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Absolutely brilliant - concept, planning, execution - all the way through. Really brilliant project! This makes me very happy that I signed up for a turning class for the fall semester! Now I can't wait!

 

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Thank you again everyone for the kind remarks!

 

On 8/2/2018 at 9:55 AM, Chestnut said:

This site shatters my reality from time to time. This is a prime example. The original looked awesome but the journey is as bizarre and amazing as the finished piece.

What rpm were you running your lathe at for the last step of the leg removal on the cole chuck? is there a trick to grain direction and leg placement? It looks like there was some blow out in one of the images.

I like that, "bizarre and amazing".  Pretty much right on summary of my experience with it.  I can't really tell you how the idea got in my head, but once it did this was the only way to get it out.  I suppose the inspiration might have come from Federal style furniture.  

The Cole jaws and the Longworth I tried before them both have a speed limit of 600 rpm.  So turning speed was between 250 and 500.  The Longworth is great, but it mounts to your chuck jaws and it is just not a good fit with my Super Nova 2.  It doesn't fit tight.  So I went back to the Cole jaws.  For some reason I accidentally included a photo of the Coles with some Blue Tape protection at the end of the post.  Didn't mean to, but I'll leave it in.

When you are turning in the corners of the block it is pretty much impossible not to have end grain tear out that takes out chunks along the trailing edge.  This will happen on the two opposing corners where the scrapping/cutting action is perpendicular to the grain direction.  Having learned this the hard way I periodically relieve (or camfer back) those two trailing edges with a file or Dremel as I turn the piece.  You can take it off yourself or wait to see what the blow out leaves you--and yes I have become very adept at finding said pieces in the sawdust and the use of crazy glue.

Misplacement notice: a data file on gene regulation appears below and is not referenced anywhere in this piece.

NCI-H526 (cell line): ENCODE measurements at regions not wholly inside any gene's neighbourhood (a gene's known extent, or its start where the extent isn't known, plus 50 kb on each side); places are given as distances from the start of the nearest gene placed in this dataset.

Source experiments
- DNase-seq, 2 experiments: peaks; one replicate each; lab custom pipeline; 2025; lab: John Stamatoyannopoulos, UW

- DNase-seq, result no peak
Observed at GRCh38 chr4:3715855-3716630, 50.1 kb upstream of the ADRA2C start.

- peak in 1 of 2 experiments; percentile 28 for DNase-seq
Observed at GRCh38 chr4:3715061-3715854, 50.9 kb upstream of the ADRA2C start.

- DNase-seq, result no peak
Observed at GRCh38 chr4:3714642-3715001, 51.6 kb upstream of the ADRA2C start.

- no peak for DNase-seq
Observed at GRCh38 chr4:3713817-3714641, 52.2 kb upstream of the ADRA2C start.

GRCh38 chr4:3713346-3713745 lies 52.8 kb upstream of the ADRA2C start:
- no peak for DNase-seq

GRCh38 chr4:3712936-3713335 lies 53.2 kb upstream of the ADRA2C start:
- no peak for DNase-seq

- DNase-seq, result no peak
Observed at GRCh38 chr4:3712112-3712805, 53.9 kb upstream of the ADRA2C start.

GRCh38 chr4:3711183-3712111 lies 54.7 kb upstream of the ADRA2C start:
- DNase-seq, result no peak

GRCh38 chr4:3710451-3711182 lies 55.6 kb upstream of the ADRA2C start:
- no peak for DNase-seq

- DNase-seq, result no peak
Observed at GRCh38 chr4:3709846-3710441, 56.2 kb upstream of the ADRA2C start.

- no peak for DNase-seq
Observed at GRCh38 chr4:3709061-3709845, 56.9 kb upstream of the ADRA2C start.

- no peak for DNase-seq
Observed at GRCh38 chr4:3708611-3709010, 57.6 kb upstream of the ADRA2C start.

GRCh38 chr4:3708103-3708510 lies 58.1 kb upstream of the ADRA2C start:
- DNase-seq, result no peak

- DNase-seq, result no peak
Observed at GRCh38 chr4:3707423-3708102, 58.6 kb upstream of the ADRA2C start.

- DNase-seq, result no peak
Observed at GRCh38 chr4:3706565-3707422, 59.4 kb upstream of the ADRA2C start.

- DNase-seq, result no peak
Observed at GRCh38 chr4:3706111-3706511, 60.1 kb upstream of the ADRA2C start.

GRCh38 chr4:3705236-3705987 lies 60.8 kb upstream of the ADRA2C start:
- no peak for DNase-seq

But in this application the legs are slender so all the leading and trailing edges are removed.  There was however a certain misadventure with the DeWalt saw that ordinarily would have been a redesign opportunity, but I couldn't really do anything with it that would look nice.  

 

On 8/2/2018 at 10:06 AM, Mick S said:

Absolutely brilliant - concept, planning, execution - all the way through. Really brilliant project! This makes me very happy that I signed up for a turning class for the fall semester! Now I can't wait!

 

I am absolutely delighted to hear that you are taking the turning class.  After all the only thing a turning addict likes better than another fix is introducing another to the addiction.  Where is the class being held, Hotel California?

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9 minutes ago, Mark J said:

I am absolutely delighted to hear that you are taking the turning class.  After all the only thing a turning addict likes better than another fix is introducing another to the addiction.  Where is the class being held, Hotel California?